An observational study of seatbelt use among vehicle occupants in Nigeria

Type Journal Article - Injury Prevention
Title An observational study of seatbelt use among vehicle occupants in Nigeria
Volume 16
Issue 2
Publication (Day/Month/Year) 2010
Page numbers 85-89
Objective The use of seatbelts reduces the likelihood of
death and severe injuries to crash-involved vehicle
occupants by 45e60%. Several countries, including
Nigeria, have laws mandating the use of seatbelts but
compliance is not universal. This study was conducted to
determine rates of use of seatbelts among vehicle
occupants in Ibadan municipality.
Design An observational study was conducted. A
selected petrol station in each of the five local
government areas in Ibadan municipality was used as an
observation site. Observations were documented by
trained research staff between 08:30 and 18:00 hours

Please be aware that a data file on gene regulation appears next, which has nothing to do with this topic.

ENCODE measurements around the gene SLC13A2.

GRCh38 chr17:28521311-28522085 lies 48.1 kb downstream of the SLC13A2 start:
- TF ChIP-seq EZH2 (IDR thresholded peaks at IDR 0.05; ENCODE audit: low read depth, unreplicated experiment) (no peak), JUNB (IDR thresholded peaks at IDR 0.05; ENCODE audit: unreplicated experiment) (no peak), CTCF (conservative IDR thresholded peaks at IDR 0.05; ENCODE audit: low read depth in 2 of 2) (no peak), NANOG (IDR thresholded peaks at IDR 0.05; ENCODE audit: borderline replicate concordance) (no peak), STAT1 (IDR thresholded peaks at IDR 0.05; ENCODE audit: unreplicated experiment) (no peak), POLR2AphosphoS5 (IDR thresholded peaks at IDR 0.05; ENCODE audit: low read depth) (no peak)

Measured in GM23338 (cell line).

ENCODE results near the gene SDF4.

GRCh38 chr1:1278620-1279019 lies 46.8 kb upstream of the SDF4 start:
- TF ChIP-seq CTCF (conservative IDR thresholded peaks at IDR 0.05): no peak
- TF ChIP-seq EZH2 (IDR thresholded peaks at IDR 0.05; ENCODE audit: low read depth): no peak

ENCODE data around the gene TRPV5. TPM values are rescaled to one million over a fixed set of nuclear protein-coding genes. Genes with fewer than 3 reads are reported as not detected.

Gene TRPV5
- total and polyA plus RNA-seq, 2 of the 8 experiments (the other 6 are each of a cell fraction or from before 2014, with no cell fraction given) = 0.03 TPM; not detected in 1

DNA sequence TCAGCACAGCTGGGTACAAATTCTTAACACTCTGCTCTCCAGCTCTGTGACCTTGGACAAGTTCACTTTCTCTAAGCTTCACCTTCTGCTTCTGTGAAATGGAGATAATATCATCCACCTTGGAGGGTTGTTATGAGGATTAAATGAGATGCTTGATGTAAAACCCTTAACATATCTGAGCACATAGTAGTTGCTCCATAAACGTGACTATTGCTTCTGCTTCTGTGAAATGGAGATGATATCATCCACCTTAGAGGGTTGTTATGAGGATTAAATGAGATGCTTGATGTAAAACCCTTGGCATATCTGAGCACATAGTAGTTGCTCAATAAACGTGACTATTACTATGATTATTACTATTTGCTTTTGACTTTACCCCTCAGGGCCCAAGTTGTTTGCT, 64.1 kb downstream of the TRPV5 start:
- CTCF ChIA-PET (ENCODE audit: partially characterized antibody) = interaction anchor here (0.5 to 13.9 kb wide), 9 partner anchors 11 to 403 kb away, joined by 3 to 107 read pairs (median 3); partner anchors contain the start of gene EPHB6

over a 6-day period.
Results 5757 occupants in 2870 vehicles were
observed. Approximately 90% of drivers were men.
Driver seatbelts were installed in approximately 90% of
vehicles. Overall seatbelt use was 18.7; 31.7% among
drivers and 10.3% and 0.4% among front and rear-seated
adults, respectively. Only one child (0.7%) was
restrained. Significantly more female drivers 47.3% used
their seatbelts compared with men, 30.3% (p<0.001).
An adult passenger was more likely to be restrained
when riding with a female driver (p¼0.007) and when
the driver was restrained (p¼0.000).
Conclusions The study showed that seatbelt use
among vehicle occupants was low. Further research into
reasons for the non-use of restraints needs to be
conducted so that these can be incorporated in

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